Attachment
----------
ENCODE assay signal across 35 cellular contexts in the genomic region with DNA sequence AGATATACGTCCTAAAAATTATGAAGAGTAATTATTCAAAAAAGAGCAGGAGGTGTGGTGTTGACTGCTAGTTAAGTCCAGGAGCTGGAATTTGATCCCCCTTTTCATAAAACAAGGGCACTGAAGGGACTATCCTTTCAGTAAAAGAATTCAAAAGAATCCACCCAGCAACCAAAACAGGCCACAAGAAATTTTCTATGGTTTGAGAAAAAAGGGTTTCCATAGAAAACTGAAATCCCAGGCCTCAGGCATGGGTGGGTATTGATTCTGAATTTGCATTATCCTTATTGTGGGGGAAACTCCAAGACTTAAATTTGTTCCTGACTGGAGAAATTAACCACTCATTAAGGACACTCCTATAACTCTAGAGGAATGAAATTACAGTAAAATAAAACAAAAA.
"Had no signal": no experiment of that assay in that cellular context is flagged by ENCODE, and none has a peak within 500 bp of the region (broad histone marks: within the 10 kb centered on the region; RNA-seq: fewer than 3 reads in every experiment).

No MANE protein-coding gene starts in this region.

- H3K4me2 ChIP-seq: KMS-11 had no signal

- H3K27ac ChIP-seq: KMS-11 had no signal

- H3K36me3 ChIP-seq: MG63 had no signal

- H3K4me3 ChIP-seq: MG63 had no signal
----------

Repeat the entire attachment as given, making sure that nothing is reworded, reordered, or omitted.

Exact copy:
ENCODE assay signal across 35 cellular contexts in the genomic region with DNA sequence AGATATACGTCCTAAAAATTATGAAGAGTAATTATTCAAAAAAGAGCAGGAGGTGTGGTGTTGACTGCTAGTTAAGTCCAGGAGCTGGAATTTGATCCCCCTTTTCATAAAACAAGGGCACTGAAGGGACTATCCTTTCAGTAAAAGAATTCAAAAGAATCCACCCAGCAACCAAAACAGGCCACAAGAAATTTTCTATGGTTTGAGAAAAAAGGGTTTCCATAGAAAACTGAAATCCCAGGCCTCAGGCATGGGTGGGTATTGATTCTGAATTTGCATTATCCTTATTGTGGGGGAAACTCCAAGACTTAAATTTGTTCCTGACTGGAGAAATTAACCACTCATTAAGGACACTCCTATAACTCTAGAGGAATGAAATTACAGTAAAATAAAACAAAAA.
"Had no signal": no experiment of that assay in that cellular context is flagged by ENCODE, and none has a peak within 500 bp of the region (broad histone marks: within the 10 kb centered on the region; RNA-seq: fewer than 3 reads in every experiment).

No MANE protein-coding gene starts in this region.

- H3K4me2 ChIP-seq: KMS-11 had no signal

- H3K27ac ChIP-seq: KMS-11 had no signal

- H3K36me3 ChIP-seq: MG63 had no signal

- H3K4me3 ChIP-seq: MG63 had no signal